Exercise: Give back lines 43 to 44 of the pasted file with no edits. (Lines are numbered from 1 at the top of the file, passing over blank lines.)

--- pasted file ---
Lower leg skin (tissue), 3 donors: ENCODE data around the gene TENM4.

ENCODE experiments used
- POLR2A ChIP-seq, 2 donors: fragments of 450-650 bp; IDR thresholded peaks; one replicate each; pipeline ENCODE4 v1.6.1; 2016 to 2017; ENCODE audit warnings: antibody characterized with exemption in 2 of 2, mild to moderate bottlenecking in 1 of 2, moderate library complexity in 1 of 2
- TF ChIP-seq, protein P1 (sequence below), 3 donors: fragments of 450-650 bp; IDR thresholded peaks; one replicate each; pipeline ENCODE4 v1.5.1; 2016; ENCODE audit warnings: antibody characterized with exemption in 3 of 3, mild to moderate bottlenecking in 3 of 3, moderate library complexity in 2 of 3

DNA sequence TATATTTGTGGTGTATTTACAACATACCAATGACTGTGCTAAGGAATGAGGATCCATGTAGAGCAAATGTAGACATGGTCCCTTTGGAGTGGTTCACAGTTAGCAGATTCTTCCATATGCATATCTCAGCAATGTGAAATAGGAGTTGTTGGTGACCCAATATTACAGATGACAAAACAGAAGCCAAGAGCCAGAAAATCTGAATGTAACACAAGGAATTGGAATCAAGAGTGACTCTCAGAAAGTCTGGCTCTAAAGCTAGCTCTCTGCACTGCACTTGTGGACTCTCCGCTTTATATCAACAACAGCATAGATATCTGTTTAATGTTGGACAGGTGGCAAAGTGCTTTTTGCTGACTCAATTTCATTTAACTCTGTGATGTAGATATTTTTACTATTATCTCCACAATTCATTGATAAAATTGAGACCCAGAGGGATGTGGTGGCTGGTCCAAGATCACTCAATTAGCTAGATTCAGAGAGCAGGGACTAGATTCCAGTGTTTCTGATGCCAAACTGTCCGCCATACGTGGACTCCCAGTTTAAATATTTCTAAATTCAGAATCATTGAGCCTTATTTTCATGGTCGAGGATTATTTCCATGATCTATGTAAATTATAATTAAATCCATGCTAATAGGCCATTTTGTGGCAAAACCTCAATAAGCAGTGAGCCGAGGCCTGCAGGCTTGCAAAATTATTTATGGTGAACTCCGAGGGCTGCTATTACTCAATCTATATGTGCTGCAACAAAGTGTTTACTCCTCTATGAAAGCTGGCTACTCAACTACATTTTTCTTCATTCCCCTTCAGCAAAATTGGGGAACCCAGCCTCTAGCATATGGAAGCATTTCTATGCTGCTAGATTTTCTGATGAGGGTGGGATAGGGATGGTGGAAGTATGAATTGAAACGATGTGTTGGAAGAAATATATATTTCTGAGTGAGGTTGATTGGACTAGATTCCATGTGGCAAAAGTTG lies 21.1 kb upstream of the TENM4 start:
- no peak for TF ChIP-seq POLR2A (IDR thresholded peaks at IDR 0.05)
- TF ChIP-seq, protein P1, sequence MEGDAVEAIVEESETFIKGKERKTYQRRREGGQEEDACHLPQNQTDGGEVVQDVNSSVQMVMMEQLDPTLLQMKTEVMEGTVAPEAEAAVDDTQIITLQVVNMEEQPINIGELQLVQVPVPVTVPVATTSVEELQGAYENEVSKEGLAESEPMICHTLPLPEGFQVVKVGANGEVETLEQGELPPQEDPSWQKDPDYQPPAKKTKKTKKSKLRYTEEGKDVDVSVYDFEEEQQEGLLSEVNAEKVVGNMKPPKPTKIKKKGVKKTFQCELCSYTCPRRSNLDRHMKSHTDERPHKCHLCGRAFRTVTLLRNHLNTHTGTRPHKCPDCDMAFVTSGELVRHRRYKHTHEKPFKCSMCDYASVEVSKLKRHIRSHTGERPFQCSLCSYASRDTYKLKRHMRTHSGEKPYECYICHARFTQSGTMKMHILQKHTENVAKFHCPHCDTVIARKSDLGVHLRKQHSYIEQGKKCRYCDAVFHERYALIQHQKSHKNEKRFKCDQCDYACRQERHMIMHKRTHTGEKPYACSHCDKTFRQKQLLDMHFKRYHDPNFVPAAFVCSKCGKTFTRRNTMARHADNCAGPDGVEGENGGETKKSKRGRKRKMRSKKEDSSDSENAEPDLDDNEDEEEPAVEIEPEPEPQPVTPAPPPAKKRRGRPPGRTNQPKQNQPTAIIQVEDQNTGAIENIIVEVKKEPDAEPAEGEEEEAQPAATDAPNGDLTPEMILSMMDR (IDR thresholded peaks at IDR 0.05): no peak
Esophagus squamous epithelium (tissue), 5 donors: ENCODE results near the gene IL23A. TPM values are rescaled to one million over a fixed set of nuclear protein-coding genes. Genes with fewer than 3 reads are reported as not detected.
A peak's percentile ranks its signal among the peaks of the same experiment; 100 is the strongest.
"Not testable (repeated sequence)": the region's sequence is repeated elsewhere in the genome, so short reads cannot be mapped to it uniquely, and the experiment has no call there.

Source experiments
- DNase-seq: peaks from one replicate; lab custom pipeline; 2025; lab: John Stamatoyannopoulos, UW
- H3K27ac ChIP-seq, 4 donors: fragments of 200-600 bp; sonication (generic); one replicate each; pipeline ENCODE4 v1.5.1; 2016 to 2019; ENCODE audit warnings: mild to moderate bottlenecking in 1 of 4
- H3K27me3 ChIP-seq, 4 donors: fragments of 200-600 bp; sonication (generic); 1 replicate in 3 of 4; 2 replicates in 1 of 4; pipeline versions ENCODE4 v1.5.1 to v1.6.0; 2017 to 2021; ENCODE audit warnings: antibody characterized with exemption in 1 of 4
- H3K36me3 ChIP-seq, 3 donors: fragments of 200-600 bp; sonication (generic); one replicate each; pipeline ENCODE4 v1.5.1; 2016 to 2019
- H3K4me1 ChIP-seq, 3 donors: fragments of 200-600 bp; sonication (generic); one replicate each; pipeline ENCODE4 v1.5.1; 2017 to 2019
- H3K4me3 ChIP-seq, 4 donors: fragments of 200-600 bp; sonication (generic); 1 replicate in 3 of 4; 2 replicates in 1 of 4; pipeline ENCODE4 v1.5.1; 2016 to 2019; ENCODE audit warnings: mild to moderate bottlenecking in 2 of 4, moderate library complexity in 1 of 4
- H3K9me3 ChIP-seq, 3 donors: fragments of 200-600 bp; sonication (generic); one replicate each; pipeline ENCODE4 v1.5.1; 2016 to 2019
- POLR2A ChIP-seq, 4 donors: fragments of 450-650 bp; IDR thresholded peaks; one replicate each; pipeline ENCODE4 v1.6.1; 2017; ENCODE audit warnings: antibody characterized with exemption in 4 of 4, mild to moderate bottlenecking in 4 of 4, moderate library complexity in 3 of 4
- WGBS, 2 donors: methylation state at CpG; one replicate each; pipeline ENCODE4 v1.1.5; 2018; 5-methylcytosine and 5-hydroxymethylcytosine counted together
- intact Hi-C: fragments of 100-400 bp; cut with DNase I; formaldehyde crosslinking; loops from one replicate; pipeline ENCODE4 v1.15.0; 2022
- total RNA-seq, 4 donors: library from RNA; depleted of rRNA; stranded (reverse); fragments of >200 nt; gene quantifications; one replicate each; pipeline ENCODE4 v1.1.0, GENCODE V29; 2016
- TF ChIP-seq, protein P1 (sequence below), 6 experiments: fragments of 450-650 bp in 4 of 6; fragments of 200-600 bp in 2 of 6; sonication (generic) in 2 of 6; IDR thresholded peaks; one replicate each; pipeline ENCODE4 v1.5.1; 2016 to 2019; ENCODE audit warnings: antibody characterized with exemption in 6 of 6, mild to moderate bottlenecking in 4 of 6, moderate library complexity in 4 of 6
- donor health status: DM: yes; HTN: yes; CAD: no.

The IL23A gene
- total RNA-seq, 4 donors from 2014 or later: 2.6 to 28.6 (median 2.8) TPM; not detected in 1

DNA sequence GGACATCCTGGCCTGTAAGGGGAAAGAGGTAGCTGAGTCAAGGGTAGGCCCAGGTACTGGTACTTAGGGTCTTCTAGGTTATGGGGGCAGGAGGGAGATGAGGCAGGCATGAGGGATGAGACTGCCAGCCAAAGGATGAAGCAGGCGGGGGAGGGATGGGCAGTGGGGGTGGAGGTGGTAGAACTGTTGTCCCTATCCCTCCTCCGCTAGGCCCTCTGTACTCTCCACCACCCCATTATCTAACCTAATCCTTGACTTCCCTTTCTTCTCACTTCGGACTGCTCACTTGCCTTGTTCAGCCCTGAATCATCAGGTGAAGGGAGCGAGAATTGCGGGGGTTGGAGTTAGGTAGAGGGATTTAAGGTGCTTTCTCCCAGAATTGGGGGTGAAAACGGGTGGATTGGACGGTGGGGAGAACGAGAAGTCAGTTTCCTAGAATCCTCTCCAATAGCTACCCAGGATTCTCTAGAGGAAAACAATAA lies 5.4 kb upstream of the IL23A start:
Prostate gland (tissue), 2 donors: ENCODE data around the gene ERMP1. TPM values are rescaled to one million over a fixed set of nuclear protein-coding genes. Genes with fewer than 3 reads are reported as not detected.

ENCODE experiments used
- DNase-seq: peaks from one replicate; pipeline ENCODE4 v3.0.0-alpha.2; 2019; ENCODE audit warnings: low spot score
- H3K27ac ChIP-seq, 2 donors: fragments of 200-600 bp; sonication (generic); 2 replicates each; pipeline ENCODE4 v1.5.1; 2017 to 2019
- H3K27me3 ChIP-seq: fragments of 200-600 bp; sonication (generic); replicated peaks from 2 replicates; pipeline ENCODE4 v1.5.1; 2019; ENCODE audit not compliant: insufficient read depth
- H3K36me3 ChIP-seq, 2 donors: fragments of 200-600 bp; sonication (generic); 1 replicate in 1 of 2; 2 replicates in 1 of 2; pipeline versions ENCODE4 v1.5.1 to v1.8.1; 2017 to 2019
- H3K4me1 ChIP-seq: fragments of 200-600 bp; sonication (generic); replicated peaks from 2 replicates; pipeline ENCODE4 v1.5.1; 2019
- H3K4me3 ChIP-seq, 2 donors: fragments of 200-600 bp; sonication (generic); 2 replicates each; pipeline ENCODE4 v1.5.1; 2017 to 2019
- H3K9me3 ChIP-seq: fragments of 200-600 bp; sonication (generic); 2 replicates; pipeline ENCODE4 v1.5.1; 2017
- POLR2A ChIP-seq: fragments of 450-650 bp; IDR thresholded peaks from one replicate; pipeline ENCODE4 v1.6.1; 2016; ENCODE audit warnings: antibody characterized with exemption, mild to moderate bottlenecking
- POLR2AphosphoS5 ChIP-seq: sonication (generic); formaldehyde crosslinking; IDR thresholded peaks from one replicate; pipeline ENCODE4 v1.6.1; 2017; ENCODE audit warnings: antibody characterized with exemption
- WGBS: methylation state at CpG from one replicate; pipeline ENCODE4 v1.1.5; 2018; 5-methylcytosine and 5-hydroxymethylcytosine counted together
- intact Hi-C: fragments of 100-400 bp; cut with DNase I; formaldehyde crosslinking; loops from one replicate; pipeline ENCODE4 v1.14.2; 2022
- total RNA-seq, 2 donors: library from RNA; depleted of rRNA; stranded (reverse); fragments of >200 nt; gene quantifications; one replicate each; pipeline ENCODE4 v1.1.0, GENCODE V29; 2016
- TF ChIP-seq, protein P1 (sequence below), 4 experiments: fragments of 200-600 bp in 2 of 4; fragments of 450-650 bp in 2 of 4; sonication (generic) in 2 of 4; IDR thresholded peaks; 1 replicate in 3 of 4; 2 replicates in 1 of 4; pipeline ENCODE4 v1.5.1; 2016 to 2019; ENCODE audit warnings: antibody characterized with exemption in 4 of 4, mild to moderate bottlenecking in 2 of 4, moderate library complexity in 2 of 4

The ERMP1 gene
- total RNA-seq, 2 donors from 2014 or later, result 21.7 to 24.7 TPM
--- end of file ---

The ERMP1 gene
- total RNA-seq, 2 donors from 2014 or later, result 21.7 to 24.7 TPM